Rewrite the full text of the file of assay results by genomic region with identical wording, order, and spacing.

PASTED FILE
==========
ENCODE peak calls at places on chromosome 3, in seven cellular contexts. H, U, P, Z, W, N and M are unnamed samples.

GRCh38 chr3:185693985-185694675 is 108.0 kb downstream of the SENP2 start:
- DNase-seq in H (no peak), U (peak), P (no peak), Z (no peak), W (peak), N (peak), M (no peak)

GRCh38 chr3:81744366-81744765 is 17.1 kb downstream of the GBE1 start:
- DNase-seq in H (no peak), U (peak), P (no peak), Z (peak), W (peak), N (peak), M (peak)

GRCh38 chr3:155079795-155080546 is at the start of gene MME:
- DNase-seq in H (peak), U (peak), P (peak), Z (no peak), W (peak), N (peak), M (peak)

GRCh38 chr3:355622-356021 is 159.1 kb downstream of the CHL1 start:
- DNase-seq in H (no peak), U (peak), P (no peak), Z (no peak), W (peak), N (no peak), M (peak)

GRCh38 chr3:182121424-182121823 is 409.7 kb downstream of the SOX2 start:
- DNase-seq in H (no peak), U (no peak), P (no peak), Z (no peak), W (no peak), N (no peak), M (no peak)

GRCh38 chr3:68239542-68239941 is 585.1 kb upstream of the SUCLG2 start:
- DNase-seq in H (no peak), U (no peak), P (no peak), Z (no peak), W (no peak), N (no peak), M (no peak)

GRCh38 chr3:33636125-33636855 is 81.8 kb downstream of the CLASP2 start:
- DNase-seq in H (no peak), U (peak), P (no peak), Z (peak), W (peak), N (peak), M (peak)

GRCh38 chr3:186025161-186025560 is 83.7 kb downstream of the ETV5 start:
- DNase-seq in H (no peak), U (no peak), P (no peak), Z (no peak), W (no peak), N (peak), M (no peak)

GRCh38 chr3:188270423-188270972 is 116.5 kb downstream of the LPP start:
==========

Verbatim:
ENCODE peak calls at places on chromosome 3, in seven cellular contexts. H, U, P, Z, W, N and M are unnamed samples.

GRCh38 chr3:185693985-185694675 is 108.0 kb downstream of the SENP2 start:
- DNase-seq in H (no peak), U (peak), P (no peak), Z (no peak), W (peak), N (peak), M (no peak)

GRCh38 chr3:81744366-81744765 is 17.1 kb downstream of the GBE1 start:
- DNase-seq in H (no peak), U (peak), P (no peak), Z (peak), W (peak), N (peak), M (peak)

GRCh38 chr3:155079795-155080546 is at the start of gene MME:
- DNase-seq in H (peak), U (peak), P (peak), Z (no peak), W (peak), N (peak), M (peak)

GRCh38 chr3:355622-356021 is 159.1 kb downstream of the CHL1 start:
- DNase-seq in H (no peak), U (peak), P (no peak), Z (no peak), W (peak), N (no peak), M (peak)

GRCh38 chr3:182121424-182121823 is 409.7 kb downstream of the SOX2 start:
- DNase-seq in H (no peak), U (no peak), P (no peak), Z (no peak), W (no peak), N (no peak), M (no peak)

GRCh38 chr3:68239542-68239941 is 585.1 kb upstream of the SUCLG2 start:
- DNase-seq in H (no peak), U (no peak), P (no peak), Z (no peak), W (no peak), N (no peak), M (no peak)

GRCh38 chr3:33636125-33636855 is 81.8 kb downstream of the CLASP2 start:
- DNase-seq in H (no peak), U (peak), P (no peak), Z (peak), W (peak), N (peak), M (peak)

GRCh38 chr3:186025161-186025560 is 83.7 kb downstream of the ETV5 start:
- DNase-seq in H (no peak), U (no peak), P (no peak), Z (no peak), W (no peak), N (peak), M (no peak)

GRCh38 chr3:188270423-188270972 is 116.5 kb downstream of the LPP start: